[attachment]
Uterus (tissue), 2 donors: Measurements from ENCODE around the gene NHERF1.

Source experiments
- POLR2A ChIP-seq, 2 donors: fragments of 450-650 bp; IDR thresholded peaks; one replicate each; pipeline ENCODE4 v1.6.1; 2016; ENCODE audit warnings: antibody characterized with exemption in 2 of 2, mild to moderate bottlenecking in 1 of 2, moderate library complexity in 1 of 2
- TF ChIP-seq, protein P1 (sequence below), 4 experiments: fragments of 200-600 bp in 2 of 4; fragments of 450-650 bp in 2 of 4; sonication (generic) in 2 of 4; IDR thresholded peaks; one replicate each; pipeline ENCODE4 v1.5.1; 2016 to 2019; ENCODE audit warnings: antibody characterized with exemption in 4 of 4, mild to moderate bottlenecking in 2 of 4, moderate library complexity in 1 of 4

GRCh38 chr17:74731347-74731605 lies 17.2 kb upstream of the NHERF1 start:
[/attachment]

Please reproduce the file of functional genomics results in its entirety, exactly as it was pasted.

Uterus (tissue), 2 donors: Measurements from ENCODE around the gene NHERF1.

Source experiments
- POLR2A ChIP-seq, 2 donors: fragments of 450-650 bp; IDR thresholded peaks; one replicate each; pipeline ENCODE4 v1.6.1; 2016; ENCODE audit warnings: antibody characterized with exemption in 2 of 2, mild to moderate bottlenecking in 1 of 2, moderate library complexity in 1 of 2
- TF ChIP-seq, protein P1 (sequence below), 4 experiments: fragments of 200-600 bp in 2 of 4; fragments of 450-650 bp in 2 of 4; sonication (generic) in 2 of 4; IDR thresholded peaks; one replicate each; pipeline ENCODE4 v1.5.1; 2016 to 2019; ENCODE audit warnings: antibody characterized with exemption in 4 of 4, mild to moderate bottlenecking in 2 of 4, moderate library complexity in 1 of 4

GRCh38 chr17:74731347-74731605 lies 17.2 kb upstream of the NHERF1 start: